Silas Parsons cherry case tall clock. Swanzey, New Hampshire. -SOLD-

We have recently owned several tall case clocks that were made by Silas Parsons of Swanzey New Hampshire. All of these have shared a number of construction characteristics that are exhibited in this clock case design and presentation. Some of these features are listed as follows.

Silas Parsons favored a case that is constructed in cherry wood and New England white pine is used for the secondary wood. The vast majority of the cases are built on a smaller scale. Most of which measure less than 7 feet 6 inches tall to the top of the finial. In addition, the proportions are unique. The cases are often shallow from the front plain of the waist to the wall. This example measures a mere 6.5 inches deep. The cases are often raised up on delicate feet. This example stands on four very delicate ogee bracket feet. These are applied to the bottom of the case. The waist sections are typically long and narrow. The sides of this waist section are fitted with inset quarter columns. They are boldly fluted and terminate in brass quarter capitals. The center of the waist section is fitted with a long tombstone shaped door. This door adds a lot to the overall good look of this clock. The bonnet is surmounted with a distinctive fret work pattern which we have seen on other clocks that are signed by this Maker. The three boldly fluted chimney plinths support the three brass ball and spiked finials. The molded arch, which has a very deep profile is supported by two bonnet columns that are also boldly fluted. These columns also flank the arched glazed door.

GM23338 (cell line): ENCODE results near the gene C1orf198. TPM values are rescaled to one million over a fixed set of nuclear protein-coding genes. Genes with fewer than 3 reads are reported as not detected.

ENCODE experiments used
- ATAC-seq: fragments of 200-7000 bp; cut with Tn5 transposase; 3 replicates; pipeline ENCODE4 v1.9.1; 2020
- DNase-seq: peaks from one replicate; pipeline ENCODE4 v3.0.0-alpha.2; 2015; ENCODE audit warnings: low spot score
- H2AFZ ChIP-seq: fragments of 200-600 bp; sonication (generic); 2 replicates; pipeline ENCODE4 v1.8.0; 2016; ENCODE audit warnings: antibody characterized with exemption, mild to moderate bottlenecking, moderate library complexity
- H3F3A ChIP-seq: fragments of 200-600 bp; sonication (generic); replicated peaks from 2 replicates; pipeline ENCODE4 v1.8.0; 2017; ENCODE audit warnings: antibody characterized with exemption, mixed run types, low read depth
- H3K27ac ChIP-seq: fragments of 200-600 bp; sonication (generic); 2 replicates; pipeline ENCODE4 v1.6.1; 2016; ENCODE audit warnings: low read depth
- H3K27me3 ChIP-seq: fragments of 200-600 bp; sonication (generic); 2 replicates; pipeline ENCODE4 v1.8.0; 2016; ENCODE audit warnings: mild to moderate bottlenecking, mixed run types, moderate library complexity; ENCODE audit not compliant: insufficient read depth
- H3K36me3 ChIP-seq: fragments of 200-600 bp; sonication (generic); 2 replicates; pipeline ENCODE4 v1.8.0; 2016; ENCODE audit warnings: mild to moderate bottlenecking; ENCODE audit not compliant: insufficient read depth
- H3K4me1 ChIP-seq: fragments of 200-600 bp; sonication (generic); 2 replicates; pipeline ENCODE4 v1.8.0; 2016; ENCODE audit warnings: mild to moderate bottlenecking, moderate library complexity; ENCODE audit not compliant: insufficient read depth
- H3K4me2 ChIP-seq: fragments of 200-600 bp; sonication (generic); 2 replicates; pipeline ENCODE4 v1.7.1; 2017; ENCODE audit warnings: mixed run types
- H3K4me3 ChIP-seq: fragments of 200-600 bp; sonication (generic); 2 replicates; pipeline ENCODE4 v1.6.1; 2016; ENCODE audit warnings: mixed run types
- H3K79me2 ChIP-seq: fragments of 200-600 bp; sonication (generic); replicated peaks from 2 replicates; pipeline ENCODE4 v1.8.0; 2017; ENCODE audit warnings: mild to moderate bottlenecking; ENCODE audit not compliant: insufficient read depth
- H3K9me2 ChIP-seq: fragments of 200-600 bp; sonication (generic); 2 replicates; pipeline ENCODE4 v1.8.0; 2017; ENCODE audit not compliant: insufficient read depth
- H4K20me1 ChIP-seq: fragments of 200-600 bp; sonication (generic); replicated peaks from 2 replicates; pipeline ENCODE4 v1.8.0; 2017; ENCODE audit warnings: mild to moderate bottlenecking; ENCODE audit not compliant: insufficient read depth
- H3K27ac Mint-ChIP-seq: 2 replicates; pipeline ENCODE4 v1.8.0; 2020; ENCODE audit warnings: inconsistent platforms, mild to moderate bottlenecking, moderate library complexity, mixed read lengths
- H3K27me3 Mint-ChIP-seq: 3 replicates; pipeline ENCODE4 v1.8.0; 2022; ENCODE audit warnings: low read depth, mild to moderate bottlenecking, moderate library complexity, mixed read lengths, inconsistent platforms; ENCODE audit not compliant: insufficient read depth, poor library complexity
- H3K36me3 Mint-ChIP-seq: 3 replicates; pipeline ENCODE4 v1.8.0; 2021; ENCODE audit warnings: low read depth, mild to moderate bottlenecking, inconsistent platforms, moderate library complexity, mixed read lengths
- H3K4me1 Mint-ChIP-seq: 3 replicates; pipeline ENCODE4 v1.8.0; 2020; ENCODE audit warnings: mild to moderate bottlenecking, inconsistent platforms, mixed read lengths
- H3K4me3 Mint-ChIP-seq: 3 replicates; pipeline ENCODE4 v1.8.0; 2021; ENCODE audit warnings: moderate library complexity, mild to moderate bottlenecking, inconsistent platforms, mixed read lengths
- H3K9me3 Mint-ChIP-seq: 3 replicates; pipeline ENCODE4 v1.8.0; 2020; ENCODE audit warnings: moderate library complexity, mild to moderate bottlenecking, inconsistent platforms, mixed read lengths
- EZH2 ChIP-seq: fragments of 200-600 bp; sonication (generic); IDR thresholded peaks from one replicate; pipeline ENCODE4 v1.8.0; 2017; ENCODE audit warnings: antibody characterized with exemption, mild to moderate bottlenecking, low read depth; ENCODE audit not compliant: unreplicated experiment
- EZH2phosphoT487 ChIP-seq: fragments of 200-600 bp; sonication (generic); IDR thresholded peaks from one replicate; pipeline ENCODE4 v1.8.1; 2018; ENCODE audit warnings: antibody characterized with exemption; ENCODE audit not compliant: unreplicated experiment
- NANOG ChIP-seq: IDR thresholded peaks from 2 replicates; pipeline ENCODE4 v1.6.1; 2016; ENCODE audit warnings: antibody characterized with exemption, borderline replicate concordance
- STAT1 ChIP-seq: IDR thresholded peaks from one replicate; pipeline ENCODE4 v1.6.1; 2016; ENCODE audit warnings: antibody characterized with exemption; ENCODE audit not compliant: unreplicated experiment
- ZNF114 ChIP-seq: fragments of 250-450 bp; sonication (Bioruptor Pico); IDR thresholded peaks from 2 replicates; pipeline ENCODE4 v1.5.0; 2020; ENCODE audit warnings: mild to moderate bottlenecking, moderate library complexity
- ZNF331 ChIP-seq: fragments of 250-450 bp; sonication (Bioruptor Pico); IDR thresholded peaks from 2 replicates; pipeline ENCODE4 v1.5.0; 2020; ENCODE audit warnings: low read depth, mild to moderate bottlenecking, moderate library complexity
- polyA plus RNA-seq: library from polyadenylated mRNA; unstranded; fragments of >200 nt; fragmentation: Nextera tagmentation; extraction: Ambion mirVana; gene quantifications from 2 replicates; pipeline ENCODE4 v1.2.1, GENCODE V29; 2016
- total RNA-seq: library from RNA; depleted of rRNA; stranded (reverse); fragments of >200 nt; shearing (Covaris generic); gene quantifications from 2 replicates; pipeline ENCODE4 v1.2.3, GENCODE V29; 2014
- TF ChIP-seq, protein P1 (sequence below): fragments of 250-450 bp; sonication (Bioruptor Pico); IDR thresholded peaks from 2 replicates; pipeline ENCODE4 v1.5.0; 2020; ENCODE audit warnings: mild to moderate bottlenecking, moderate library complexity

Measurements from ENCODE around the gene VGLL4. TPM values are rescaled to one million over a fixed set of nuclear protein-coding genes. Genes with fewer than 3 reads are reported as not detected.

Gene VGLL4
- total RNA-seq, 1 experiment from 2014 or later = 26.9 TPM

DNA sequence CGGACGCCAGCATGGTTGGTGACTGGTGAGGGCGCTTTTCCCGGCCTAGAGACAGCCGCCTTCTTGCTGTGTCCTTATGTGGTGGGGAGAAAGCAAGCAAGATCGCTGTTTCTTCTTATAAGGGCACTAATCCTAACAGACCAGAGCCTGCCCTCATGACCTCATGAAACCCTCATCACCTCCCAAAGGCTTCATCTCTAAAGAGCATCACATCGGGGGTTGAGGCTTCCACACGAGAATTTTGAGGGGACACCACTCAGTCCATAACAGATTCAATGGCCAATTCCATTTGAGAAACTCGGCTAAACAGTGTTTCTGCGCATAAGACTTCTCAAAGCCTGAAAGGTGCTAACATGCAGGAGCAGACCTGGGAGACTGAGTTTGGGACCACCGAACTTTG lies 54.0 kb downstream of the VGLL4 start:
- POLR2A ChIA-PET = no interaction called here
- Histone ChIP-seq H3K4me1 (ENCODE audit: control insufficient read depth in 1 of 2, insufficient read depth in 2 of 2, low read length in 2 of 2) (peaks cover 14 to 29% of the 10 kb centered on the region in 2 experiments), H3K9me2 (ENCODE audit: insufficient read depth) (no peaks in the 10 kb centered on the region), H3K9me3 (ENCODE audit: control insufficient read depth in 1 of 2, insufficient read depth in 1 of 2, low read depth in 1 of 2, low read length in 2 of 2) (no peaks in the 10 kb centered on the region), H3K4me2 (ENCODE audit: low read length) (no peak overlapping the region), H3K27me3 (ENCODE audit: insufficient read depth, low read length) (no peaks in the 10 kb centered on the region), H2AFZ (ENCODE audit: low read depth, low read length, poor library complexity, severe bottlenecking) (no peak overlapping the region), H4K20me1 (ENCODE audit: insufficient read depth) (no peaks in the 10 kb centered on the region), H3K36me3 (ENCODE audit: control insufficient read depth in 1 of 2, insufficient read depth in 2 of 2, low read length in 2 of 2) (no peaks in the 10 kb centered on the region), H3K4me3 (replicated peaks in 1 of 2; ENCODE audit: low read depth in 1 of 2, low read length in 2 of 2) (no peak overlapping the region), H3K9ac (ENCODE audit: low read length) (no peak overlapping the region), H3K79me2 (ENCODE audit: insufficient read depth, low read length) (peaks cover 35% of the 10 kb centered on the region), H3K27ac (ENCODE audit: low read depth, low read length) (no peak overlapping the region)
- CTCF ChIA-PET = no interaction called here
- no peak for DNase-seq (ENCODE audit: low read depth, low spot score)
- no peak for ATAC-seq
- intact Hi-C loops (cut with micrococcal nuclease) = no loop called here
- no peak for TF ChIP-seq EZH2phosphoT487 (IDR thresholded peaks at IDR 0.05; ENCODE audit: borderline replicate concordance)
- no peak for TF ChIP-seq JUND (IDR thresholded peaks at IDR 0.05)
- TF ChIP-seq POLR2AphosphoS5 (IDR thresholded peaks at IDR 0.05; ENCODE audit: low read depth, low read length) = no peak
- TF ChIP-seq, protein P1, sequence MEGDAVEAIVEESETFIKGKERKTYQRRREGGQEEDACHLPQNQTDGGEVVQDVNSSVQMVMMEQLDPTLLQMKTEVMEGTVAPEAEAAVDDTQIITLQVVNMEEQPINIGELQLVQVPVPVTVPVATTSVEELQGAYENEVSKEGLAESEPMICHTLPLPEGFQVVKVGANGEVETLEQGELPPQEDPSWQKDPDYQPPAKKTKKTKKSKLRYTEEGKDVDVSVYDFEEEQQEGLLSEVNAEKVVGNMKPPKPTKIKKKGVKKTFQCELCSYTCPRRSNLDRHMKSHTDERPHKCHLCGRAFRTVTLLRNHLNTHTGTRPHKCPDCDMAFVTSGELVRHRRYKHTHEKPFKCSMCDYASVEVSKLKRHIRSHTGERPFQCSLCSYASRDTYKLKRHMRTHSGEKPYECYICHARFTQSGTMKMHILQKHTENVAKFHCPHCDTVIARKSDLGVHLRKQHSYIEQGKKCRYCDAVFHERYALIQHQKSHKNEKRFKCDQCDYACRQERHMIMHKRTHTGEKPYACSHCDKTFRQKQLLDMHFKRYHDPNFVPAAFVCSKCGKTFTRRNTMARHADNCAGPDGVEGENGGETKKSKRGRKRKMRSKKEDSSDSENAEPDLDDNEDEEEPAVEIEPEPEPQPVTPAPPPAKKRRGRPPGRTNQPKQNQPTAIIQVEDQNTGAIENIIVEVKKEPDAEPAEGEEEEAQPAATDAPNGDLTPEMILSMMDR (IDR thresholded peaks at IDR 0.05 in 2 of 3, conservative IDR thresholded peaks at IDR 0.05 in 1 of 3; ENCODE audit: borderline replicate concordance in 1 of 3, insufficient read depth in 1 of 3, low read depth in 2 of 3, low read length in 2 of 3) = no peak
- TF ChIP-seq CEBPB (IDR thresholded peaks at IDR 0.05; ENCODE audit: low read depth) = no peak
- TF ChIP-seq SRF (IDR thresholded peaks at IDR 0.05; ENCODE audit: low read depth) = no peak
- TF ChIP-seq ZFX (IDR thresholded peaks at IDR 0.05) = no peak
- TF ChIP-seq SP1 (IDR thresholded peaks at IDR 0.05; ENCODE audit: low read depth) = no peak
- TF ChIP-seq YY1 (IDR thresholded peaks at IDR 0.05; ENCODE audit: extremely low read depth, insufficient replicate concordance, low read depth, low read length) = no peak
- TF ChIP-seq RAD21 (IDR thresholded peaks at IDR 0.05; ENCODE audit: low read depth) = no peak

The dial is painted on iron. The decoration is distinctive and must have been painted by a local artisan. The style of the decoration is less structured and more reserved than the decoration found on production dials. The colors are often muted and the presentation is quite nice. Also note that the spandrel designs do not incorporate a boarder or framing. This clock is signed on the dial by the Clockmaker. The dial is mounted directly to the movement without a false plate.

This movement is constructed in brass and is good quality. It is weight driven and designed to run eight days on a full wind. It is a time and strike design having a rack and snail striking system. As a result, it will strike each hour on the hour. This is done on a cast iron bell which is mounted above the movement.

About Silas Parsons of Swanzey, New Hampshire.

Silas Parsons (1773-1859) of Swanzey, New Hampshire. Silas is the son of Aaron Parsons and Damaris (Whitcomb) Parsons. He was born in Swanzey on May 29,1773 and died there on March 15, 1859. Silas married Patience Haskins (Hoskins) the daughter of Silas Haskins of New Salem Massachusetts on March 25th, 1806. She died on February 1, 1865. Together, they had 4 children. Silas jr. was born in 1809, Damaris was born in 1812 and died in 1815 at the age of three, a second Damaris was born in 1817 and Patience born in 1820. It appears that Silas prospered financially. He is credited with donating approximately $20,000 for home and foreign missionaries

Silas is a celebrated clockmaker. A small number of New England case styles have been found and documented. They include tall case clocks, Massachusetts shelf clock and a dwarf clock. A Massachusetts Shelf clock is now in the possession of the Henry Ford museum. It is reported that he made three musical tall clocks as wedding gifts for his three daughters. These played waits on weekdays and hymns on Sunday. One of these clocks is signed on the inside of the case by the cabinetmaker. This inscription reads, “Made by Samuel (?) Sweeny 1811.” So far, all of the tall clock cases I have seen are very similar in design and form. It is logical to assume that Sweeny was Parsons go to cabinetmaker.

The town of Swanzey is composed of a group of hamlets just South of Keene: Swanzey Center, North Swanzey, West Swanzey and East Swanzey. Parsons lived in West Swanzey. His home still stands. 1775 is cut into the chimney, his work shop is now gone.


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